# Should one control for non-confounders?

The standard error of the variable of interest $$x$$ can be calculated as

$$s.e.({\hat\beta_x})=\sqrt{VIF_x\frac{\sigma_\varepsilon^2}{nVar(x)}}$$

As usual, $$\sigma_\varepsilon^2=\sum_i\varepsilon_i^2$$ is the variance of the regression error and $$VIF_x$$ is the variance inflation factor of $$x$$.

If one now controls for a second variable $$z$$ (which happens to be highly significant), one inevitably reduces the residuals $$\varepsilon_i$$ what leads in turn to a reduction of $$\sigma_\varepsilon^2$$. Because $$z$$ is not a confounder, $$VIF_x$$ remains unchanged. Ultimately, $$s.e.(\hat\beta_x)$$ would go down.

If my thinking is right, then one would try to control in large datasets (say, 100k observations) for as many highly significant control variables as possible. That is because the loss in degrees of freedom is negligible and the $$p$$-value of the variable of interest goes down.

Whether to control for non-confounders seems to be quite an important question to get right in applied statistics. I am therefore wondering whether my argument is correct or whether I got something wrong?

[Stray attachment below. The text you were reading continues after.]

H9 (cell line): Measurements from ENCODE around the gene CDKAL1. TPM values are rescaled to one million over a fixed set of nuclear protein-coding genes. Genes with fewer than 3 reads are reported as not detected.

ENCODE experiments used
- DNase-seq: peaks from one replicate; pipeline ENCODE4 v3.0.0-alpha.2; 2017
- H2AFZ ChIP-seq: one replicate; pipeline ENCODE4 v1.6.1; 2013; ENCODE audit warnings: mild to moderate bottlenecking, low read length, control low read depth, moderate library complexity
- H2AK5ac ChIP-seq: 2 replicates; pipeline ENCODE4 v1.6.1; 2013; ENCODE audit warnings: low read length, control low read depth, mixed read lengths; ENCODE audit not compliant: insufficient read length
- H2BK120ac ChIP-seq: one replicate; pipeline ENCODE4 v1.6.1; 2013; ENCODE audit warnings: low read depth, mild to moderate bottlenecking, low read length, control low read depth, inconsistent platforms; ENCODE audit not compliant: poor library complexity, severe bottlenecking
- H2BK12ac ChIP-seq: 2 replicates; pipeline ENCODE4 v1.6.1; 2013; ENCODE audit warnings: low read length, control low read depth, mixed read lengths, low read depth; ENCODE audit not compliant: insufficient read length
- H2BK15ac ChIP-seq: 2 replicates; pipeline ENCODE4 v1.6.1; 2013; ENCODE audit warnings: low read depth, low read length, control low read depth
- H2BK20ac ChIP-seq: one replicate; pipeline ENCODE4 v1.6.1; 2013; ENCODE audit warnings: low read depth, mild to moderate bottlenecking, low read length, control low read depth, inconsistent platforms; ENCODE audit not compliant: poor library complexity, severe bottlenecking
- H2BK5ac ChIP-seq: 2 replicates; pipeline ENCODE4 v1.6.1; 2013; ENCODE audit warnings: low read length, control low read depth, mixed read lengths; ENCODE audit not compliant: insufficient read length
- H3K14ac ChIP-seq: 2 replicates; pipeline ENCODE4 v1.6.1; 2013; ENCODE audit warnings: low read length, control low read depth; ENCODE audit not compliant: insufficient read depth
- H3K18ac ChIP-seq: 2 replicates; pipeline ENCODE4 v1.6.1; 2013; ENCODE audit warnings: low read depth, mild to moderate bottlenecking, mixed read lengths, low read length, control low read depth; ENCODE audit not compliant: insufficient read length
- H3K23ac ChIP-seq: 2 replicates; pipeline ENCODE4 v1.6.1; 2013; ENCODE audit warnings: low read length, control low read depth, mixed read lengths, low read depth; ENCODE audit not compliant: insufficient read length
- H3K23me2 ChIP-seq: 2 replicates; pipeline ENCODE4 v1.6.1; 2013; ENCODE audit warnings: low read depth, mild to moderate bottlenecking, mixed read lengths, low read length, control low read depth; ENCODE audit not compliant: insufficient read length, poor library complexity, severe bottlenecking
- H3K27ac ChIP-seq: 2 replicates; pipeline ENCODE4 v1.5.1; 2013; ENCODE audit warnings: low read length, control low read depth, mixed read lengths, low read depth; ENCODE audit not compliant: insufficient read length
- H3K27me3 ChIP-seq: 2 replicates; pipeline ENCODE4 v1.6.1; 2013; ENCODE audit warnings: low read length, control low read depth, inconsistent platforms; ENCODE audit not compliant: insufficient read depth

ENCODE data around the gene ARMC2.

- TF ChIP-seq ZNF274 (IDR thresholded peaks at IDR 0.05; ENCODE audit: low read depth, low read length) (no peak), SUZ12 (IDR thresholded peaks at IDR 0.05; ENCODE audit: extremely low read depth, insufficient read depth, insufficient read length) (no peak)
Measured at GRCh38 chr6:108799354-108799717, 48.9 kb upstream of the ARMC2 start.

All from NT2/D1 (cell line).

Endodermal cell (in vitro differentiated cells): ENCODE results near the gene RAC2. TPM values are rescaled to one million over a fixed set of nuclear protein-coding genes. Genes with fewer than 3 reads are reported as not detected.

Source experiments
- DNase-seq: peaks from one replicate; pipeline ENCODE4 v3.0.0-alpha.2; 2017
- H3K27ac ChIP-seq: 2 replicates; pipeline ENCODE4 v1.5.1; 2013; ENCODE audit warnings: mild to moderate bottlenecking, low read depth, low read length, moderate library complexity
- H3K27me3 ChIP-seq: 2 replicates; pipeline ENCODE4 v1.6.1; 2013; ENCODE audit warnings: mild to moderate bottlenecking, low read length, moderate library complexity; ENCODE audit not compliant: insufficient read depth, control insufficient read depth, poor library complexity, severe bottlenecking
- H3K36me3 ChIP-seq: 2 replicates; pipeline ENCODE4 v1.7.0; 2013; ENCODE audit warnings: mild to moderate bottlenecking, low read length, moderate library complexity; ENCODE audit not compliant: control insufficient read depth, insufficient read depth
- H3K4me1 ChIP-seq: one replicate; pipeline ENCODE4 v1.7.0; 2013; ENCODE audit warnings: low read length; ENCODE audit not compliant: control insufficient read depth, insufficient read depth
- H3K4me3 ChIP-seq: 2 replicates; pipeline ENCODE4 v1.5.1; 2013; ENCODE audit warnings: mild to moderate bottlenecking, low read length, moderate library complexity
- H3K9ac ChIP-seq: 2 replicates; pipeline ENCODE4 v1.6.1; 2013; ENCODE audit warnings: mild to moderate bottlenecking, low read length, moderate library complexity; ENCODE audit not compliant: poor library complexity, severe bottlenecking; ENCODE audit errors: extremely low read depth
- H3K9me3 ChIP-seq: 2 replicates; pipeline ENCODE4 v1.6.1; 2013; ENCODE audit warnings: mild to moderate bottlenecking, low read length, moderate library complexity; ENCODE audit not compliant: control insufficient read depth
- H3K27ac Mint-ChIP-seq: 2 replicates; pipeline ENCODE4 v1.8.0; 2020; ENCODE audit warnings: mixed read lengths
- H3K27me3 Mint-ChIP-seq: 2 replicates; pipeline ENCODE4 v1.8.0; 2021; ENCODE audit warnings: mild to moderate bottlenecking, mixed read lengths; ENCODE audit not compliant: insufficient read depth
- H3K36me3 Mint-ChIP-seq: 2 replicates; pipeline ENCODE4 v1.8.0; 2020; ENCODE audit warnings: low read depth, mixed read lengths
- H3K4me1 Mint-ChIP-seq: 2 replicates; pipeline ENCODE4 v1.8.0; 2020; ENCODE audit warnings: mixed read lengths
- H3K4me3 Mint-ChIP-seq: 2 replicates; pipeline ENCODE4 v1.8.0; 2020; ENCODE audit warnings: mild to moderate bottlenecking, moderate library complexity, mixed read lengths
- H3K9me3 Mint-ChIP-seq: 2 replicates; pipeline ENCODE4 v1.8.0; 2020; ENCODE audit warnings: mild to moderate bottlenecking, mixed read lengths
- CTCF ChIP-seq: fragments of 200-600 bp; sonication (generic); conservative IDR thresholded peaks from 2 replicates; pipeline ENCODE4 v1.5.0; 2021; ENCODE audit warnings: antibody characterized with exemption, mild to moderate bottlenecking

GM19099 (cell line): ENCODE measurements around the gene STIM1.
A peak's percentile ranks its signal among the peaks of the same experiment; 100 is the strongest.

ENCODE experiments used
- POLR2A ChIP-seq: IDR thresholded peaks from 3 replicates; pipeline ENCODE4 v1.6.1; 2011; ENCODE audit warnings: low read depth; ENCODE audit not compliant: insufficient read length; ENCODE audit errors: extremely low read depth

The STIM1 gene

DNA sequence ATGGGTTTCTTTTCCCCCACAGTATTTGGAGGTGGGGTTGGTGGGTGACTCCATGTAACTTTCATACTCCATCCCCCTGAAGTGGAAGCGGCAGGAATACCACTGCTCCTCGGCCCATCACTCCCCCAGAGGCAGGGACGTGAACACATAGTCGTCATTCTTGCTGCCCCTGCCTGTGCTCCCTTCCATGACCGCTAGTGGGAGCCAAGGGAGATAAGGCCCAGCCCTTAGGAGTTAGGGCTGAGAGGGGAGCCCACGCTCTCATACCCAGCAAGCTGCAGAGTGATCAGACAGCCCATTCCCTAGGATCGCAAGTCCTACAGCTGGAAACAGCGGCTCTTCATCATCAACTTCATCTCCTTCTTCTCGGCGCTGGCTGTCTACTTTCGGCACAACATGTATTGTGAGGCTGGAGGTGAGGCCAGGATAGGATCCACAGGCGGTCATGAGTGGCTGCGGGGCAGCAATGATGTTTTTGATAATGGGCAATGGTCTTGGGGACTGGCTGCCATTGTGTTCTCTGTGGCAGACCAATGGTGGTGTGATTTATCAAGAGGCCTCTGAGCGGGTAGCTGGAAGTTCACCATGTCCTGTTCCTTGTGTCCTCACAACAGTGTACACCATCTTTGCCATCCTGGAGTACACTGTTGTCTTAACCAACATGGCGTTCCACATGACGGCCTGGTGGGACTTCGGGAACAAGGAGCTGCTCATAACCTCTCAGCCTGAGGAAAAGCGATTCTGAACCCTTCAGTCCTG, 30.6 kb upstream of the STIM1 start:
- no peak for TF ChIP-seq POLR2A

Best wishes, Tom

• Is $x$ your main variable of interest and are you already controlling for confounders? Well, your current VIF framework is one way to think about it. The bigger issue is actually separating confounders from non-confounders, (identifying their right functional forms ...). But if you can identify them, then by all means, use them to improve precision of the $x$. Using non-confounders to improve precision is the classic application of ANCOVA, when the non-confounders are continuous. – Heteroskedastic Jim Nov 20 '18 at 14:33
• Thank you Jim for your reference to ANCOVA - never heard about this before, but certainly helps to understand the "why?" question. – Tom Pape Nov 20 '18 at 16:00